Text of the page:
Ghana’s President Nana Akufo-Addo has been re-elected after a close-fought race with his main rival, former president John Mahama, for power in the oil-rich West African producer.

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Akufo-Add, of the ruling centre-right New Patriotic Party (NPP), secured 51.30% of the popular vote, according to results from Ghana's Electoral Commission.

Mahama, who leads the National Democratic Congress (NDC), the main opposition party, secured 47.36% of the vote, but has yet to concede defeat, with his party rejecting the results, citing alleged irregularities.

The result mirrored the country's 2016 election, when Akufo-Addo beat Mahama, the then-incumbent head of state, although last time around the vote was not as close, 53.6% to 47.8%.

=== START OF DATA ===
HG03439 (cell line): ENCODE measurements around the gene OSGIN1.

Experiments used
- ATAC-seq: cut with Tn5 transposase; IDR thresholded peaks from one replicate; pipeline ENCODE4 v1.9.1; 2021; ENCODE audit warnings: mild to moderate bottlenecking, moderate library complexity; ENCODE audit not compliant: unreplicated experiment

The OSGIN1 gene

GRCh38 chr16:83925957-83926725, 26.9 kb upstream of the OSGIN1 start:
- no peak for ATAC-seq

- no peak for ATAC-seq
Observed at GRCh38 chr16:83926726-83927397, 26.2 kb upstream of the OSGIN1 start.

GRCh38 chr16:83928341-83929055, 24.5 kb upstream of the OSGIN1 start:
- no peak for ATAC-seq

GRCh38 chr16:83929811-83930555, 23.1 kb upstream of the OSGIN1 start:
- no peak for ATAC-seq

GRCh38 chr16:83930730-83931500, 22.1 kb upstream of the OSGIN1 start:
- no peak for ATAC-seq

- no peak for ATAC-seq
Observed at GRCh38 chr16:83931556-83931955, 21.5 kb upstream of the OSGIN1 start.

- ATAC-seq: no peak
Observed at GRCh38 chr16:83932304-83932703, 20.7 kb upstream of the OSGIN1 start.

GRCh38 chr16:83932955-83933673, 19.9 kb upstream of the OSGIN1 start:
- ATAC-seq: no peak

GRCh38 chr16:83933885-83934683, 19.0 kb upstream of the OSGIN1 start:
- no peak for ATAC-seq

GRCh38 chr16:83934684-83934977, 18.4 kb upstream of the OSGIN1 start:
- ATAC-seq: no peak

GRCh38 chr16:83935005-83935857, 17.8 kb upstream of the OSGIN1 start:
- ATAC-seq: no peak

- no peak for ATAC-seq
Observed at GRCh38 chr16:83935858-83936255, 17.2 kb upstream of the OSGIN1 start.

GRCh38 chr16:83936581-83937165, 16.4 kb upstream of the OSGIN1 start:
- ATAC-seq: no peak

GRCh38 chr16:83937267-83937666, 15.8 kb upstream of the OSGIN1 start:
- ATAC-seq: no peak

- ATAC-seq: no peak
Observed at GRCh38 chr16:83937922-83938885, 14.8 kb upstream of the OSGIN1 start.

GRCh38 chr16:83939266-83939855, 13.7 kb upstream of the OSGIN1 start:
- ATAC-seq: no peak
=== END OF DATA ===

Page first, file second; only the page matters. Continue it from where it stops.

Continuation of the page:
The two men also contested the 2012 election, when Mahama secured 50.7% of the vote, against Akufo-Addo's 47.74%.


Five people have been killed in election violence since Monday when polling took place, marring what observers said was a well-organised vote.

Tensions remain, with supporters of Mahama's opposition party, the National Democratic Congress, protesting outside the electoral commission yesterday, alleging voting irregularities.

Mahama has accused Akufo-Addo of using the military to sway the outcome of the vote.

“You cannot use the military to try to overturn some of the results in constituencies that we have won. We will resist any attempts to subvert the sovereign will of the Ghanaian people,” said the 62-year-old former president.

Information Minister Kojo Oppong Nkrumah said these allegations of intimidation by soldiers were false.

Nkrumah also rejected Mahama’s claim that the NDC had won a majority of 140 seats in the 275-member parliament. However, this contest is also said to be very close.

Akufo Addo has pledged to put in place a $17 billion policy to boost an economy suffering from the Covid-19 pandemic.

According to Al Jazeera, he will be under pressure to limit government spending that has pushed the debt-to-gross domestic product ratio past 70% and prompted warnings from the International Monetary Fund.